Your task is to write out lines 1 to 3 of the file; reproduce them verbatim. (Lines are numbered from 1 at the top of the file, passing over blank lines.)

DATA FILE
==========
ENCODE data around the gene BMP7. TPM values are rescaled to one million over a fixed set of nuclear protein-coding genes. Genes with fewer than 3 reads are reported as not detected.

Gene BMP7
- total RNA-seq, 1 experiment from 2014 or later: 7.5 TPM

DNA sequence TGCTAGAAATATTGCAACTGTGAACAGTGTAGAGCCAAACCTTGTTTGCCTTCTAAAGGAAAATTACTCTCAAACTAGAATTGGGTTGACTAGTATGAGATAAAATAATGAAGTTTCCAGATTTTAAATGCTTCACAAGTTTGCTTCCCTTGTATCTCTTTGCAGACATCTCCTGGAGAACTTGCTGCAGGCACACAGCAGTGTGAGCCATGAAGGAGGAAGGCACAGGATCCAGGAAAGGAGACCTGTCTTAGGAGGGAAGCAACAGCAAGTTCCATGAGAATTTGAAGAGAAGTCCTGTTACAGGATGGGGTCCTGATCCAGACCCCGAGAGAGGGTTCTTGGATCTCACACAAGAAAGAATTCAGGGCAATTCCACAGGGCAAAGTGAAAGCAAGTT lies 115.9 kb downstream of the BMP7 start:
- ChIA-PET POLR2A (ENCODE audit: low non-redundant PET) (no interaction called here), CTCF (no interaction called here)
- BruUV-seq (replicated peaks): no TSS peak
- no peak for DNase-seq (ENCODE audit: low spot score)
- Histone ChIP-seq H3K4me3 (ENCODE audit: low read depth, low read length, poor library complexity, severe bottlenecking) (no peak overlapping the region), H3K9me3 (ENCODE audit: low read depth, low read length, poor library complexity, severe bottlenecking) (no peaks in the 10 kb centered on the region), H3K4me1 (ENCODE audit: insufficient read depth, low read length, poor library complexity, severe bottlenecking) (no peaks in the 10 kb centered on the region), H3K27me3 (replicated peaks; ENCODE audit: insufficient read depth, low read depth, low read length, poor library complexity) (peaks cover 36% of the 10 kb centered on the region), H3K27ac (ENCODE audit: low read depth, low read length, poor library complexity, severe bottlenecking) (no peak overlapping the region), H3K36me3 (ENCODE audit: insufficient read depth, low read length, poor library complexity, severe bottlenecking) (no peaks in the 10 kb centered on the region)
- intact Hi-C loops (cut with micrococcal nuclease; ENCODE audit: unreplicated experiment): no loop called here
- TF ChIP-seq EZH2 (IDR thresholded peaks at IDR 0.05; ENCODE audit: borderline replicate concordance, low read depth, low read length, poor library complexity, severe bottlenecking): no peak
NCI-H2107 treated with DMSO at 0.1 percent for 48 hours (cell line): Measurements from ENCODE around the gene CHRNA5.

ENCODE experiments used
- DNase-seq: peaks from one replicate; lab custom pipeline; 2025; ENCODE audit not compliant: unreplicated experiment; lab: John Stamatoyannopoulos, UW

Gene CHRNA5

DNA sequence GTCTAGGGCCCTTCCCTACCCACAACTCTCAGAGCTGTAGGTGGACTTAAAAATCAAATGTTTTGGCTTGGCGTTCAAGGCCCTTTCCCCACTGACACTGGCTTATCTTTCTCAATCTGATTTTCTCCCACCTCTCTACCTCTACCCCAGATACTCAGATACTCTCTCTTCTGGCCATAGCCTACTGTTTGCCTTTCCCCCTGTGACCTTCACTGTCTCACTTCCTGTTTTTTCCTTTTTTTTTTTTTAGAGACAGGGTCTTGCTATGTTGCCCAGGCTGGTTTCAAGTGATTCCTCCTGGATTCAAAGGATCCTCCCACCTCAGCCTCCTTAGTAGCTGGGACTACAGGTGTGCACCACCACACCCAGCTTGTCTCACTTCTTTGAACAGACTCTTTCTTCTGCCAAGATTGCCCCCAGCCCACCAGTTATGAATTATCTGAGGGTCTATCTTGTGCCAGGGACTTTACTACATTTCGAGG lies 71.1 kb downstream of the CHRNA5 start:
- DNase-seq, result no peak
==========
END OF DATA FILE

ENCODE data around the gene BMP7. TPM values are rescaled to one million over a fixed set of nuclear protein-coding genes. Genes with fewer than 3 reads are reported as not detected.

Gene BMP7
- total RNA-seq, 1 experiment from 2014 or later: 7.5 TPM